The cause why it is a massive deal if these tribes are up to date with the dominant world is because being indigenous provides them particular rights, corresponding to land proper and political rights. When uncovered to technology which basically means they’ve been uncovered to society they are no longer innocent and “original” they’re now uncovered and experienced. This, as quickly as again, creates doubts about their originality. To the eyes of the federal government if they’re updated with the dominant culture they’re just taking over land that real indigenous individuals could use.
According to the government and the dominant society an authentic indigenous group is that which does what the typical stereotype of an indigenous group does. They use paint to paint their our bodies in a means which they will specific themselves; a lot of the teams do it for special events corresponding to ceremonies and completely different rituals. They have completely different rituals that represent who they are changing into. This just isn’t all the time true. In the movie Signs don’t communicate the people within the group are carrying common clothes yet they still behave like other indigenous groups.
They nonetheless dislike white man as a result of based on them these solely bring hurt. One of the villagers quotes “My father informed me white man would come to take over our land. ” In this film the villagers speak about an encounter they had with the white man. They thought that they would solely keep and work for a brief time but they end it up staying longer, working exhausting and destroying their land. They are properly conscious of the stereotypes people have about them, they like to stay away from certainly one of their largest menace, white man.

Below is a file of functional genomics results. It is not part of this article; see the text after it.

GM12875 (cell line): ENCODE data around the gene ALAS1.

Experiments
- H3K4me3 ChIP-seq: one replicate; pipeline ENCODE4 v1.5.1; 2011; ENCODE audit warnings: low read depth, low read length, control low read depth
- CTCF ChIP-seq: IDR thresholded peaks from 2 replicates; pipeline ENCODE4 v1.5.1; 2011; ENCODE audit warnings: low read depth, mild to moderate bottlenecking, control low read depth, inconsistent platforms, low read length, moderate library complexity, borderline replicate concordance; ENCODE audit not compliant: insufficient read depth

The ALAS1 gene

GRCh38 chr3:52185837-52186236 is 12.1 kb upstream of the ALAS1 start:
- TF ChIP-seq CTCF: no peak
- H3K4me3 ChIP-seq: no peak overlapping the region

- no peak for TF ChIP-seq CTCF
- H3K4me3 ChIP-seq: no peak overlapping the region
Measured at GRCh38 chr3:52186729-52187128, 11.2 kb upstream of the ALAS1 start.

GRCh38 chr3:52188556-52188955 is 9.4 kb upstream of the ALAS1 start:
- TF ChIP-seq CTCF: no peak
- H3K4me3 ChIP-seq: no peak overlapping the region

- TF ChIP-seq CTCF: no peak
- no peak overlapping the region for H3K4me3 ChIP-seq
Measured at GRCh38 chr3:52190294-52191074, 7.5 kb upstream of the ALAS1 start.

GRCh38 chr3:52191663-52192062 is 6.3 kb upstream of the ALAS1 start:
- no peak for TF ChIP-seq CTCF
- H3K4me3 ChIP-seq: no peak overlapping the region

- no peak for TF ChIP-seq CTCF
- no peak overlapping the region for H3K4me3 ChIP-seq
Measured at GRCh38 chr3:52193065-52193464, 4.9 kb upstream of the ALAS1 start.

In the other hand within the movie video cannibalism the villagers are strolling round bare, fulfilling the stereotypes, making vulgar jokes that to them haven’t any vulgar intention and with paint throughout their bodies. This group has no problems with the federal government as a outcome of to the government these are the true indigenous people. At greatest, indigenous teams begin to know how they are completely different from not solely the dominant culture or other indigenous teams but themselves as nicely. It can even confirm the stereotypes many individuals consider making it virtually impossible for these to be modified for future technology.
Being genuine may be dangerous as a result of it can restrict indigenous groups from self-determination and development. Authenticity can be helpful as a end result of possibly in some cultures having a primitive lifestyle restores a variety of the good interactions between individuals. There is not as much drama and people’s views can be heard extra easily. Stereotyping brings about hardship for certain cultures, nevertheless, a tradition may learn to embrace stereotyping and never be hurt as much as a result of the reality that they’re primitive and wouldn’t have to grasp what media says about them.
Their portrayal is to folks that they in all probability will never see. Technology might be what’s saving these cultures from many hardships which would possibly be in fashionable society right now. An authentic indigenous tradition does not have to bear the economic difficulties that fashionable societies do. In the tip, many cultures are indigenous, however according to what the modern society defines as authentic, modern society can have the facility to say that a bunch isn’t original and subsequently simply aboriginal, meaning they still have the technologically advanced capabilities, however choose to not use them.
Work cited Dictionary. com. Dictionary. reference. com. LLC. 2012. Web. 14 March 2012 Video in the Villages. Dir. Vincent Carelli. Documentary Educational Resources. 1989. Film. Conklin, B. A. Body paint, feathers, and VCRs: aesthetics and authenticity in Amazonian activism. JSTOR. org. JSTOR. 1997. Web. 14 March 2012. Signs Don’t Speak. Dir. Vicent Carelli, Dominique Gallois. Documentary Education Resources. 1996. Film. Video Cannibalism. Dir. Vicent Carelli. Documentary Educational Resources. 1995. Film.